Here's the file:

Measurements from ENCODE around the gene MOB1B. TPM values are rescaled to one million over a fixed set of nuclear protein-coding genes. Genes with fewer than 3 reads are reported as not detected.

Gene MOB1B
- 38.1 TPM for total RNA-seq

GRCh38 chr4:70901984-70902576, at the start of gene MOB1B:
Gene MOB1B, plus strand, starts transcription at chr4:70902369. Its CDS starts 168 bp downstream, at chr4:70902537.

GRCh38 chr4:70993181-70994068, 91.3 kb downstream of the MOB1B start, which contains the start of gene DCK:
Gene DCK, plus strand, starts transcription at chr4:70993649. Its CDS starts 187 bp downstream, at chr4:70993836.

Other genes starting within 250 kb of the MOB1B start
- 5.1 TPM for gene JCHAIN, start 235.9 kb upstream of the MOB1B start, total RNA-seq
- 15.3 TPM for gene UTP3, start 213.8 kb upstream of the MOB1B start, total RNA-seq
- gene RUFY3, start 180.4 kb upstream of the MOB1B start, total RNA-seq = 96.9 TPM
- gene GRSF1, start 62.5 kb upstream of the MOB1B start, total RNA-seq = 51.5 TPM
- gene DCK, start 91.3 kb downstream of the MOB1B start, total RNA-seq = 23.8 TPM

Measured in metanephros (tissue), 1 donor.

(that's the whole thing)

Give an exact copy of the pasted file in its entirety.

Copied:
Measurements from ENCODE around the gene MOB1B. TPM values are rescaled to one million over a fixed set of nuclear protein-coding genes. Genes with fewer than 3 reads are reported as not detected.

Gene MOB1B
- 38.1 TPM for total RNA-seq

GRCh38 chr4:70901984-70902576, at the start of gene MOB1B:
Gene MOB1B, plus strand, starts transcription at chr4:70902369. Its CDS starts 168 bp downstream, at chr4:70902537.

GRCh38 chr4:70993181-70994068, 91.3 kb downstream of the MOB1B start, which contains the start of gene DCK:
Gene DCK, plus strand, starts transcription at chr4:70993649. Its CDS starts 187 bp downstream, at chr4:70993836.

Other genes starting within 250 kb of the MOB1B start
- 5.1 TPM for gene JCHAIN, start 235.9 kb upstream of the MOB1B start, total RNA-seq
- 15.3 TPM for gene UTP3, start 213.8 kb upstream of the MOB1B start, total RNA-seq
- gene RUFY3, start 180.4 kb upstream of the MOB1B start, total RNA-seq = 96.9 TPM
- gene GRSF1, start 62.5 kb upstream of the MOB1B start, total RNA-seq = 51.5 TPM
- gene DCK, start 91.3 kb downstream of the MOB1B start, total RNA-seq = 23.8 TPM

Measured in metanephros (tissue), 1 donor.